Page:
After years and years of share-price declines, could the tide finally be turning for Lloyds Banking Group (LSE: LLOY) and its unloved stock? And could the Lloyds share price get past 50p and reach three figures again? Let’s take a look at today’s news for clues.
Lloyds releases its 2020 results. They’re not so bad
Today (Wednesday) saw the Black Horse bank unveil its full-year results for 2020. Given that the world is still battling a global pandemic, they’re not as bad as feared. As a result, the Lloyds share price spiked upwards this morning, before sliding back.
Being the UK’s largest retail lender in the biggest-ever recession is obviously not ideal circumstances for Lloyds. With over 26m customers, Lloyds has heavy exposure to higher bad debts and loan losses from consumers and businesses. But these impairments totalled a mere £128m in the fourth quarter. Clearly, borrowers are still paying their debts. Thanks to this steep fall in loan-loss provisions, Lloyds actually made a profit in 2020. Yet, as I write, the Lloyds share price now trades fractionally down on the day.
In 2020, loan losses at Lloyds totalled £4.2bn. These reserves crashed Lloyds’ pre-tax profit by over seven-tenths (72%) to £1.2bn. Still, this means that Lloyds averaged a monthly profit of £100m in the worst British economy in history. Earnings per share collapsed by two-thirds (66%) to 1.2p. Thanks to this profit, and with approval from the UK banking regulator, Lloyds was able to reinstate its cancelled dividend. It’s only 0.57p a share, but that’s the maximum allowed by the Bank of England at the moment. This equates to just short of a 1.5% dividend yield, based on the current Lloyds share price of 39.06p. At least that’s a start.
Despite the economic ravages of Covid-19, the Lloyds balance sheet is in very good shape. Core tier one equity (one measure of financial strength) rose again, this time to 16.2% of risk-weighted assets. This is way above the regulatory minimum laid down by regulations. Also, Lloyds’ net interest margin (NIM) was 2.46% — pretty solid, given the circumstances. Yet the Lloyds share price failed to hold onto earlier gains, spiking to 41p after the market opened, before dropping back by 2p.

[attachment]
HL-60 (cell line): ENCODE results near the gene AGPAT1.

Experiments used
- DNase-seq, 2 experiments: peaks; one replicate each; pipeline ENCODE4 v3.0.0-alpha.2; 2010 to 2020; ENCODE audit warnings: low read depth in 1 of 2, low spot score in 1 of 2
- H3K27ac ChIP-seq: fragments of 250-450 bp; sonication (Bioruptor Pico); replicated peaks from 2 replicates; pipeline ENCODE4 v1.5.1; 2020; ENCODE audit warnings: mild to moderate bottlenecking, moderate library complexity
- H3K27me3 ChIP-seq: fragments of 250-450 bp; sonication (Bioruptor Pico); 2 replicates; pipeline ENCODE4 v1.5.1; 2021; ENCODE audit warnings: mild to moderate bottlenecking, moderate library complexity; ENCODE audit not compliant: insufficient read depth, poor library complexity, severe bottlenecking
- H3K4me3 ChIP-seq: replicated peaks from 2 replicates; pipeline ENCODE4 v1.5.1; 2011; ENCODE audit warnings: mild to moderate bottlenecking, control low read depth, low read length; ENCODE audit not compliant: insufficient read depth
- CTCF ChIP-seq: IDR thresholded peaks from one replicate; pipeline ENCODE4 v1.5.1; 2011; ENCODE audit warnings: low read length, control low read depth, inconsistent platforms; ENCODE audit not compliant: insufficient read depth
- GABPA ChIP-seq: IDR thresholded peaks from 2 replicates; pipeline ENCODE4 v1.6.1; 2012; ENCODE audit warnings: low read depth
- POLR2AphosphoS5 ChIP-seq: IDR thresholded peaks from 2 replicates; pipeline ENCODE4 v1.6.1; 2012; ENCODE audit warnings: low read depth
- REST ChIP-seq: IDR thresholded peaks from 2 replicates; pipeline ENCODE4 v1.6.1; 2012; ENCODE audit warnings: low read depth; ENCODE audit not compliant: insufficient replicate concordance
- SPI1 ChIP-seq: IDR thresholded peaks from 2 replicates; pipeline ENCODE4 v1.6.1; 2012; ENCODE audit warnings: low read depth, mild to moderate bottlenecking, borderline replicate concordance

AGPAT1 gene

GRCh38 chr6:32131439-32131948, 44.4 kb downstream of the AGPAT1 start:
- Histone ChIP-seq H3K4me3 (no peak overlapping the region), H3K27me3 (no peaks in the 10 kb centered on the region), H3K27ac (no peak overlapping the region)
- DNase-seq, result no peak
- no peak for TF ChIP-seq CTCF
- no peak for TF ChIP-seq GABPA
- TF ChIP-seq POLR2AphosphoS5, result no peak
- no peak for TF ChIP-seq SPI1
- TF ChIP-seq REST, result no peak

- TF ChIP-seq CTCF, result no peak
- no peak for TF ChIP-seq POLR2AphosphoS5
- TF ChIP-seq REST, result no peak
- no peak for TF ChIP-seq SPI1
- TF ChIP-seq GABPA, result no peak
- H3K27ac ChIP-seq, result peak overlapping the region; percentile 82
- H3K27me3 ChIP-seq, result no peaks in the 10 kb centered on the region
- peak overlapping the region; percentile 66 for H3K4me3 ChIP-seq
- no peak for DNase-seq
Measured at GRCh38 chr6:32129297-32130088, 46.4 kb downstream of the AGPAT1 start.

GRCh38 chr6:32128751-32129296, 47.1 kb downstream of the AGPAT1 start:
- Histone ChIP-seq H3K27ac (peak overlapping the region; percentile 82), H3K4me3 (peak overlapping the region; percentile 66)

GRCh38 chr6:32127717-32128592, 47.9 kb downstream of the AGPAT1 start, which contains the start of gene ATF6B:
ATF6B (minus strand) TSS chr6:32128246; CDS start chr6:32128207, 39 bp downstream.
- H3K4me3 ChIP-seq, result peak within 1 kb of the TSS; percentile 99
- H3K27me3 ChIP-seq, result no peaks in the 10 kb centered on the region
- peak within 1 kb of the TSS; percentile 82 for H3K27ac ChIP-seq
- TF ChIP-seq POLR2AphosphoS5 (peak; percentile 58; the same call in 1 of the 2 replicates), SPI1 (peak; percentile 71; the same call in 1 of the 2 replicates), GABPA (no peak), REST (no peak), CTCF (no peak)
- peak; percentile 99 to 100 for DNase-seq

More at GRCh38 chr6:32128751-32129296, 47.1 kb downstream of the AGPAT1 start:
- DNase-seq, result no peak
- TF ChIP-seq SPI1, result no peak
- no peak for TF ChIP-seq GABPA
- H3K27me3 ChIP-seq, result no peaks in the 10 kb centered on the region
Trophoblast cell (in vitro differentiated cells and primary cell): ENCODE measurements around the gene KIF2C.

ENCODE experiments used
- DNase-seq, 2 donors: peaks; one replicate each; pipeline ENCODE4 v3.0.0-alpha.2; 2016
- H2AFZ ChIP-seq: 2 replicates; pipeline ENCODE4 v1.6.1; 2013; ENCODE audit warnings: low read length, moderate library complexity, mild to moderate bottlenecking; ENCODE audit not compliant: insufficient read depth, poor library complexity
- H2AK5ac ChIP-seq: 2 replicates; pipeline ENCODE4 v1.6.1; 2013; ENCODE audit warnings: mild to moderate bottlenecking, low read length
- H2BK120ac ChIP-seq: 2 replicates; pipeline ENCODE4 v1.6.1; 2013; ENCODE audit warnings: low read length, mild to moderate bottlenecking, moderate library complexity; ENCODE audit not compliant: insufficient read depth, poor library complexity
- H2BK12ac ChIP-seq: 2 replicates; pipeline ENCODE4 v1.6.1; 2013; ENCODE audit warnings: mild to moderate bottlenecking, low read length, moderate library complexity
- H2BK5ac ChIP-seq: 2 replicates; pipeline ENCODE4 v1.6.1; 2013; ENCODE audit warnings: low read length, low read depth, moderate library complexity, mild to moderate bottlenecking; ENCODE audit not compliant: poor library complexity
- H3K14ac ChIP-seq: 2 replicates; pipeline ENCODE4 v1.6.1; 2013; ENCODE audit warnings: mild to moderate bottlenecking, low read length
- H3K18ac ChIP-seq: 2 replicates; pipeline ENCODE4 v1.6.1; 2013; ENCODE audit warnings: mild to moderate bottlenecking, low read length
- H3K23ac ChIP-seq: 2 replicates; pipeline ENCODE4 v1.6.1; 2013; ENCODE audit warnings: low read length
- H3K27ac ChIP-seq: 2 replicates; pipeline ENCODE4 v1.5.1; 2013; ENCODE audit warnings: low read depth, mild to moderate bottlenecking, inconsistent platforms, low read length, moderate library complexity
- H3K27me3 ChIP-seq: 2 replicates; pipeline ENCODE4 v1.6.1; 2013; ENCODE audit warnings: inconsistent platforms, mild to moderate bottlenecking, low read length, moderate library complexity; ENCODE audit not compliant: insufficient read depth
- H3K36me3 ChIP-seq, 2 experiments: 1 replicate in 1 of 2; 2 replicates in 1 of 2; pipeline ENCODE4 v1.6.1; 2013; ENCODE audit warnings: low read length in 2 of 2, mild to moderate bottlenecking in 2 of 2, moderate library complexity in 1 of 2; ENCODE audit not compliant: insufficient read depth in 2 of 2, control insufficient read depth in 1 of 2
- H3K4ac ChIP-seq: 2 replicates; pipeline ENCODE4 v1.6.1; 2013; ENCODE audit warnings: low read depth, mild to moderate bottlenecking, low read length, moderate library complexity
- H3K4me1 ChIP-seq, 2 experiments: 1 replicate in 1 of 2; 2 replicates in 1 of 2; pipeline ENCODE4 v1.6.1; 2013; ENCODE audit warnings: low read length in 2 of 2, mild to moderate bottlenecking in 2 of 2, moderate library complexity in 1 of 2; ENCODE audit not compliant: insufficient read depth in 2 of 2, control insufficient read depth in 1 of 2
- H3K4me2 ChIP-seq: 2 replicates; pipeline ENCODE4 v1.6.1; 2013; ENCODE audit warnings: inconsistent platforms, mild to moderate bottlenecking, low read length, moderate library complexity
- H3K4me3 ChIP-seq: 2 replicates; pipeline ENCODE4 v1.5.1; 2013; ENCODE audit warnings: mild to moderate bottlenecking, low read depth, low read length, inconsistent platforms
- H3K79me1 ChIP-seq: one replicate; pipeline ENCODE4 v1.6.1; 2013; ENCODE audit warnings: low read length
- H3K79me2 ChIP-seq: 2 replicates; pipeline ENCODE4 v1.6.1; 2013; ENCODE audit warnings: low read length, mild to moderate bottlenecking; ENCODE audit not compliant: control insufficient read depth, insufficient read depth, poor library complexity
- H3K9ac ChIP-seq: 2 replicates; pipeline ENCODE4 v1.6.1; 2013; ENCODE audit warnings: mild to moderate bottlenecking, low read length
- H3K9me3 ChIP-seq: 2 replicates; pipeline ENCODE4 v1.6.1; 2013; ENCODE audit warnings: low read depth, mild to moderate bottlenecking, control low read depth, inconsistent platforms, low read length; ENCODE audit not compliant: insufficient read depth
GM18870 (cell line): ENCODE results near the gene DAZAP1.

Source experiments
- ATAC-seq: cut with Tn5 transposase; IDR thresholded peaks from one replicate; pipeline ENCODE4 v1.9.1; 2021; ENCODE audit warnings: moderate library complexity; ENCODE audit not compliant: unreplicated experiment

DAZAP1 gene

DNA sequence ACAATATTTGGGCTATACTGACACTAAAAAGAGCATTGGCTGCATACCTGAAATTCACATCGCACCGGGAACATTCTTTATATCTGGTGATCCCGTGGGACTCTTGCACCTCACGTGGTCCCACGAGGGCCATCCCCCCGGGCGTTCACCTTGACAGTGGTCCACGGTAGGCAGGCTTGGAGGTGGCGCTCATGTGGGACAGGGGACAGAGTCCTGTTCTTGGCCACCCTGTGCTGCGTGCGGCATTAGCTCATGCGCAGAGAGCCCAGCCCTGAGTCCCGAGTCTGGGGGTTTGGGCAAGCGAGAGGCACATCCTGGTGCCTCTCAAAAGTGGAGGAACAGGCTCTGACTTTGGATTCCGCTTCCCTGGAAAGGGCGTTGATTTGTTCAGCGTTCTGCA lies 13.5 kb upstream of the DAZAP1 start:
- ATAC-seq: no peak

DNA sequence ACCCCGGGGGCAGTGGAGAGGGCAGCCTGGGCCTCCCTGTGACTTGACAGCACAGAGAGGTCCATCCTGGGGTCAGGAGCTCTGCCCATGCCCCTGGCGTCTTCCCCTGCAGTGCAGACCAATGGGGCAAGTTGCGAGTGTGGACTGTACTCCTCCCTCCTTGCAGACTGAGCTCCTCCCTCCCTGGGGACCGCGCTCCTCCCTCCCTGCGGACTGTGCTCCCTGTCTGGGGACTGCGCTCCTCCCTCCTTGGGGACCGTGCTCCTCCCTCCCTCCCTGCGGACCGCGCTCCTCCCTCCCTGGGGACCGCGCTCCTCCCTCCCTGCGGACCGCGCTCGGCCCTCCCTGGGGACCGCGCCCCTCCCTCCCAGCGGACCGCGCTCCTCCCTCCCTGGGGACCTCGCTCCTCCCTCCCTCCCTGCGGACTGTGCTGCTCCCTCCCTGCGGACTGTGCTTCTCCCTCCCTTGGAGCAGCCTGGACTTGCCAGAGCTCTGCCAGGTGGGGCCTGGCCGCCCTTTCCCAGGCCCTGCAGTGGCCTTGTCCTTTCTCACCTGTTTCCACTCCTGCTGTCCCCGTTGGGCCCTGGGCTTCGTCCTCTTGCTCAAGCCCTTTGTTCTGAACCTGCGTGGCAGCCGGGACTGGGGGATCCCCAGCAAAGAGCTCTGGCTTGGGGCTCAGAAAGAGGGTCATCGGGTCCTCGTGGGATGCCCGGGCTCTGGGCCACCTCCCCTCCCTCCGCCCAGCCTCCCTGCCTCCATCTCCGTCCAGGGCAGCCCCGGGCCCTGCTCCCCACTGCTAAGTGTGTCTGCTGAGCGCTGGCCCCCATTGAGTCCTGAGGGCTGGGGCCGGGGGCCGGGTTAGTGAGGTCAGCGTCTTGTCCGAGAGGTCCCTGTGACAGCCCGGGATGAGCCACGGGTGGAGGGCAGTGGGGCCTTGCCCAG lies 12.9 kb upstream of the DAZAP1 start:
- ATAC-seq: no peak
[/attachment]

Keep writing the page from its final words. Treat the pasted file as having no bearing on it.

The Lloyds share price should benefit from recovery
In 2020, the Black Horse could barely trot, hobbled by Covid-19 restrictions. But when this big beast starts galloping again, this could inject new life into the Lloyds share price. Of course, if the coronavirus crisis worsens or lingers too long, this spells bad news for British banks. But with mass vaccinations rolling out rapidly across the UK, this gives me cause for optimism.
Today, with the Lloyds share price hovering just above 39p, this values this British institution at £27.8bn. That’s a very modest price tag for a very big bank. Right now, Lloyds shares are bang in the middle of their 52-week range between 23.59p on 22 September 2020 and 54.38p on 24 February 2020. In addition, Lloyds is valued at around half of its net tangible book value (0.5 x NTBV). Summing up, Lloyds shares look cheap to me today, assuming that all goes well in the second half of 2021. I might even have to buy some Lloyds stock for my family’s income portfolio!
Cliffdarcy has no position in any of the shares mentioned. The Motley Fool UK has recommended Lloyds Banking Group. Views expressed on the companies mentioned in this article are those of the writer and therefore may differ from the official recommendations we make in our subscription services such as Share Advisor, Hidden Winners and Pro. Here at The Motley Fool we believe that considering a diverse range of insights makes us better investors.